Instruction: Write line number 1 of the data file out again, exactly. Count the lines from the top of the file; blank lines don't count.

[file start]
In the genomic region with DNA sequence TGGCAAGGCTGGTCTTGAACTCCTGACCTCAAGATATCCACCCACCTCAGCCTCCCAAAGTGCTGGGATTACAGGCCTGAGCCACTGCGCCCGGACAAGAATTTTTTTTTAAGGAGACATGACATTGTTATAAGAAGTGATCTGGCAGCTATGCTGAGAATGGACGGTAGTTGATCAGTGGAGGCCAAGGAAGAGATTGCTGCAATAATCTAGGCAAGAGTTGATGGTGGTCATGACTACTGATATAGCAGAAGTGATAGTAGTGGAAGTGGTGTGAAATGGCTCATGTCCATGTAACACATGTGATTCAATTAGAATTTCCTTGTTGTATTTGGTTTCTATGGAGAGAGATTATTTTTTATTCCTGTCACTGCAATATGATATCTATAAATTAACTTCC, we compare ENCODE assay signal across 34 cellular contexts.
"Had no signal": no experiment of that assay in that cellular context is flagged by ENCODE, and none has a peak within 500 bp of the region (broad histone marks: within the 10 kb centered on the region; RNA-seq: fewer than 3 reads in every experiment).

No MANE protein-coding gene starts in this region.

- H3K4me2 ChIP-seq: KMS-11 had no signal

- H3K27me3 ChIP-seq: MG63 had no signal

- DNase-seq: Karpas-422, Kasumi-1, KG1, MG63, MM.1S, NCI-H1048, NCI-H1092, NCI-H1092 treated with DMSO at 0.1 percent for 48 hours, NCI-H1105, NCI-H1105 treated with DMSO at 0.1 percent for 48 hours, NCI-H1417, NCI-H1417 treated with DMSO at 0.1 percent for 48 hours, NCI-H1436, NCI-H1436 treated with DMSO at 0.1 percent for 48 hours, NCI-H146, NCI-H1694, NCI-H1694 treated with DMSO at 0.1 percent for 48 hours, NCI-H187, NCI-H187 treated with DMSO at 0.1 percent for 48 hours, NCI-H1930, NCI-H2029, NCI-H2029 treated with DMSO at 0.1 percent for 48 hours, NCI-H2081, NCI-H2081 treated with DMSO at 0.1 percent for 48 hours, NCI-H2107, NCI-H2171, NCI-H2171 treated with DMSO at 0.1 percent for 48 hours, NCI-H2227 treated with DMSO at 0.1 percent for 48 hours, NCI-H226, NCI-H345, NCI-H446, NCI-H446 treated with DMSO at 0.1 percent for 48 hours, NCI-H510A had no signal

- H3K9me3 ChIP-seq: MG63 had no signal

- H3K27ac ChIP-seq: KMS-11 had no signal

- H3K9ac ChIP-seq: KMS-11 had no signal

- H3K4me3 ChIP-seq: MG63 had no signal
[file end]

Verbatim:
In the genomic region with DNA sequence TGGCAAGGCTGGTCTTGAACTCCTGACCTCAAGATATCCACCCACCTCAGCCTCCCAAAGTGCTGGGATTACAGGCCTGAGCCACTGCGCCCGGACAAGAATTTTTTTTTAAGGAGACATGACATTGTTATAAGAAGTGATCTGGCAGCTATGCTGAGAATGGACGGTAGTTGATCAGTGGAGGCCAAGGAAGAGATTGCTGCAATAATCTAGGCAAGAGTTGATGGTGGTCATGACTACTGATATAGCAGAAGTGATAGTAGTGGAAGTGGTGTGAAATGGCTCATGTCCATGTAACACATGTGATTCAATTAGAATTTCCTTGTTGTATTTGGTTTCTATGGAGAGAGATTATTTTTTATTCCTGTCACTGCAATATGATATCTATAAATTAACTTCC, we compare ENCODE assay signal across 34 cellular contexts.